On the boat, with hundreds of other passengers, parked right beside us, turned out to be a friend we had made in Young. He told us he was going to a cherry job but two of his friends had bailed on him, and he needed to bring two more people to the job. Thank you Karma.
The boat ride, however, was the iron fist. On one of the stormiest sailings of the year, even crew members were ill for our ten hour gut-wrenching experience. Water was even dripping on us through the ceiling of the top deck! I made it out alive, barely, but Erica didn’t hold it together quite so well.
We finally made it to Davenport, Tasmania, Jan.11 at 7 PM. We drove an hour south-east to Launceston to sleep near an area called ‘The Gorge’ to locals. I’d been last time around. We slept, woke up, and walked around the giant pond of cool water with coffee in hand. Taking in the steep stone walls and scrub, it’s hard to imagine the waking city literally one minute walk away, concealed from the entire park on all sides.
Back to reality, we drove the rest of the way to Campania, our new job, and started immediately.
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We finally made some money in cherry picking. Woot Woot! We averaged out three to four hundred a day and put the numbers in the bank up again. We camped at a free campsite.. more of a park really… but it was free, and there were around 20 or so other travellers there for the same reason. Our presence doubled the population of Campania, though it still had a pub with off-sales and a general store that made the most absolute, hands down, B E S T hamburger AND chicken burger, in the world, as of this far in my life.
Life was good, though short lived. Two weeks of work flew by, and that’s all there was. We made some seriously kick ass friends (Two of them are with us at the moment in Swansea).
We also took a ‘field trip’ to Port Arthur, an old prisoner camp on the Tasman Penninsula. Surrounded by ‘shark infested’ ocean, high cliffs and thick forest, only 4 people managed to escape in all the years it operated. It was a massive place with loads of interesting history and stories.
Cool geology in Sorell
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January 26, Australia Day,. I finally got a hold my ‘brother from another mother’ (one of many) who was down from Melbourne visiting his Mom in Hobart. Erica and I went, and then we proceeded to catch up 4 years of life over 2 cartons of beer. We’ve talked maybe twice since we parted last. I reckon that’s how to tell you got a great friend. No bother of time, you can pick up where you left of like none had passed at all.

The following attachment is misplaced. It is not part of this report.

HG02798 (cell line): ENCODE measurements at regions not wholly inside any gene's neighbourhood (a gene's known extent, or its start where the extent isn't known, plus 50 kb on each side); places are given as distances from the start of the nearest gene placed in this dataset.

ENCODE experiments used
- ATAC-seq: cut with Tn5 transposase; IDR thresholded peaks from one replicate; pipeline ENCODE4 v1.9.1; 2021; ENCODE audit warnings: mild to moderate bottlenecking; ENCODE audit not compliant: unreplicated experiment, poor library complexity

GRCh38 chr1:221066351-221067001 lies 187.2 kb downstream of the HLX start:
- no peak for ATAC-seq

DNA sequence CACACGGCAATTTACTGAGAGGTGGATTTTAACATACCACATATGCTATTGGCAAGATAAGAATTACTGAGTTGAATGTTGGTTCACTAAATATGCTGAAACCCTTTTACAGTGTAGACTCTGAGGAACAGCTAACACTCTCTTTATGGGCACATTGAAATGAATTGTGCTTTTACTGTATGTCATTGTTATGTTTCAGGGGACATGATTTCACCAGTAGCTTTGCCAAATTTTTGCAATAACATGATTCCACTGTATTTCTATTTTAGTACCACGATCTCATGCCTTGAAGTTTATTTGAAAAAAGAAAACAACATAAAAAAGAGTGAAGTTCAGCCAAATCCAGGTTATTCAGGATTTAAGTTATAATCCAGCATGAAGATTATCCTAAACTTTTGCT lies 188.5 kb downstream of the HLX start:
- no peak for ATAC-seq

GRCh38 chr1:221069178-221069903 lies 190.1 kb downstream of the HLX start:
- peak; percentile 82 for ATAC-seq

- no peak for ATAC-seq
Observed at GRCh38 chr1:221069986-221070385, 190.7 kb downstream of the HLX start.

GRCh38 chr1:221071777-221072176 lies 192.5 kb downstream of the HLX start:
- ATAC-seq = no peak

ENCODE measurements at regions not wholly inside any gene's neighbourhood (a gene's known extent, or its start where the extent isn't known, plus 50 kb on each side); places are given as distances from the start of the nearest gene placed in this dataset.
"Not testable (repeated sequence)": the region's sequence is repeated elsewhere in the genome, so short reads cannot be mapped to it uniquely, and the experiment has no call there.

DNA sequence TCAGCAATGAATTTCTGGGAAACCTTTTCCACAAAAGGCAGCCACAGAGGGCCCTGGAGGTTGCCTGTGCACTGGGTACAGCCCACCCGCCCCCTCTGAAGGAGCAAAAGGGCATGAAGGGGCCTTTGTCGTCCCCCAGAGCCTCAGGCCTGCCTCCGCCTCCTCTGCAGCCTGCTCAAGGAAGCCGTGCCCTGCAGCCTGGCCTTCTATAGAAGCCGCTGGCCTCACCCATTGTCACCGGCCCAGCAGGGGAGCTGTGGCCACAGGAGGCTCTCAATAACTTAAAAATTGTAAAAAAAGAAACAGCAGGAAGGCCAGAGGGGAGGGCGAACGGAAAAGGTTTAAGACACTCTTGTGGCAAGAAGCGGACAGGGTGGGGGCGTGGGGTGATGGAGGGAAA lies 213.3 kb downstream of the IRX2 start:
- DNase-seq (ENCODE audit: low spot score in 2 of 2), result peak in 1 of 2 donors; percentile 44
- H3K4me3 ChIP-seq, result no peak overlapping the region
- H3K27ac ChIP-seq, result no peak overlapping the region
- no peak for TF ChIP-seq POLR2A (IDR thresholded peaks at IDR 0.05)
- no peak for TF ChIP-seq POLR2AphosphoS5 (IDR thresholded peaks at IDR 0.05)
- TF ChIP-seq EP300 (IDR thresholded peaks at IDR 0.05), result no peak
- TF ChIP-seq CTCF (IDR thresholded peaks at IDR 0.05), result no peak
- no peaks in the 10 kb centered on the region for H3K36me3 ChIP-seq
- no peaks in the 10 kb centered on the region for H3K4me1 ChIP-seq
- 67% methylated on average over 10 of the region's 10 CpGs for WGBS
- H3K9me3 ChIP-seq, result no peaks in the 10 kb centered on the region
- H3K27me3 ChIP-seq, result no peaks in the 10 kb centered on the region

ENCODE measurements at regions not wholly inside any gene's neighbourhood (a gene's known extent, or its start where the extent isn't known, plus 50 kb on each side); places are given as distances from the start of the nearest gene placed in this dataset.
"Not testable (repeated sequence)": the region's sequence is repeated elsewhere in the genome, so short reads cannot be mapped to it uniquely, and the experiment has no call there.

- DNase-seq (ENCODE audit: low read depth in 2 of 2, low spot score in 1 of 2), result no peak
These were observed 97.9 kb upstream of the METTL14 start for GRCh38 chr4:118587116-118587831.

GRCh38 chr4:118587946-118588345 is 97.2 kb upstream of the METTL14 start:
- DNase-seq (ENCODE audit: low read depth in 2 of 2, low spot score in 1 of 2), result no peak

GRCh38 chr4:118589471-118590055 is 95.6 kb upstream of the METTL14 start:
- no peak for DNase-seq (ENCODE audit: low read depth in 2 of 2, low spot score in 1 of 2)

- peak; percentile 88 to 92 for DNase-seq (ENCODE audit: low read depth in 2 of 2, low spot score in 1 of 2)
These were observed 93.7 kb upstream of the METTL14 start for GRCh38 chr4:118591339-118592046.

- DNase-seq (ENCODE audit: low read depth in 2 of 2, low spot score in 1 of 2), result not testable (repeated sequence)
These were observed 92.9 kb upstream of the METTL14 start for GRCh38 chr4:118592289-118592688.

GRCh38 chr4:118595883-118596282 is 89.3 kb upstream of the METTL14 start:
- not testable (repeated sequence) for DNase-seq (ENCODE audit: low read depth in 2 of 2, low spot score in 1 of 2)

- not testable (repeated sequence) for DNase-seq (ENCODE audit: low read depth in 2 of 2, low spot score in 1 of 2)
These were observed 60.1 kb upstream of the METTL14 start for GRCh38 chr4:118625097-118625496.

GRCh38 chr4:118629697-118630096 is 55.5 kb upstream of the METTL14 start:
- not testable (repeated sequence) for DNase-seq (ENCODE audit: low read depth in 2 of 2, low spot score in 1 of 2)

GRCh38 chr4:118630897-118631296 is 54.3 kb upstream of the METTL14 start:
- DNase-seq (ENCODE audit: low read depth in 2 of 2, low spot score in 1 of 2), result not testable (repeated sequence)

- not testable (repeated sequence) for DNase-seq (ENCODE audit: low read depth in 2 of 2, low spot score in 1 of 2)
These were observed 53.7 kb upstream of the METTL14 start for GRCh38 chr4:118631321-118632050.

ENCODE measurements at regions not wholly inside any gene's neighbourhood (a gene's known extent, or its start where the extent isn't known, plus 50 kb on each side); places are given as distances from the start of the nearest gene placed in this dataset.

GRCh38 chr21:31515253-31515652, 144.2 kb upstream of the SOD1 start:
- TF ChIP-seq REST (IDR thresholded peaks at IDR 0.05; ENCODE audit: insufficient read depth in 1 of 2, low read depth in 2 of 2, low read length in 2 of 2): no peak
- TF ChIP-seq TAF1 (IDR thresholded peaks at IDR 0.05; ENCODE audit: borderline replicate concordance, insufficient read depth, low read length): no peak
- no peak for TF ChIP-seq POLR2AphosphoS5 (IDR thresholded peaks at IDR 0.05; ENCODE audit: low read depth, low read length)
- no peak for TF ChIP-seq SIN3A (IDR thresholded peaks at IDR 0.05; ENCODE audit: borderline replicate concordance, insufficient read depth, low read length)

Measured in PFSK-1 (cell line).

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Now two more weeks has passed (I think??) and we’ve been out in the bush doing some serious bush walking.
We are preparing for the South-Coast Track, a week on one of the most remote un-touched wildernesses left on earth- you have to fly in with a single engine plane and get walk back to civilization.
We hiked the Cape Pillar circuit on the Tasman Peninsula. The first day was amazing.! The views of the ‘Totem pole,’ ‘Candle Stick,’ and the highest sea cliffs in Australia were breath taking. The second day rained. A lot. Our water proof gear couldn’t take the test and we got wet. Reeeeeally wet. So we called off the second night stay and put in a super 10 hour day of hiking to get out of there. We just wanted hot food and dry cloths. We got dry, but everything was closed so we had the best damn instant noodles of our lives.
We returned our ‘waterproof’ gear to the store.
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A week ago, we picked up our friends, re-supplied, and took a few days camping at a place called Mayfield. The view over Great Oyster Bay to the Frycenet National Park was mystical, picturesque, idyllic… the whole score of over-used travel writing adjectives can’t come close to the description, but you can try to imagine.
After two days of strictly ‘No Driving’ we were off again to the National Park for a 3 day circuit hike. We passed across Hazards Beach to Cook’s Beach and over Mt.Ghram ending on Wineglass Bay. Another Tasmanian gem. This time around, perfect weather for the whole hike, which made it quite nice for our friends on their first over night hike.
Wineglass Bay 2
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Now resting, doing laundry and contemplating a fisherman’s life, I can only imagine what’s next. We’re looking for work (though not very hard), and we want to do the big hike… there’s a place called the Bay of Fire’s to the north, or the Bruny Islands to the south.
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I’ll try to keep on this a bit more often. Thanks for reading!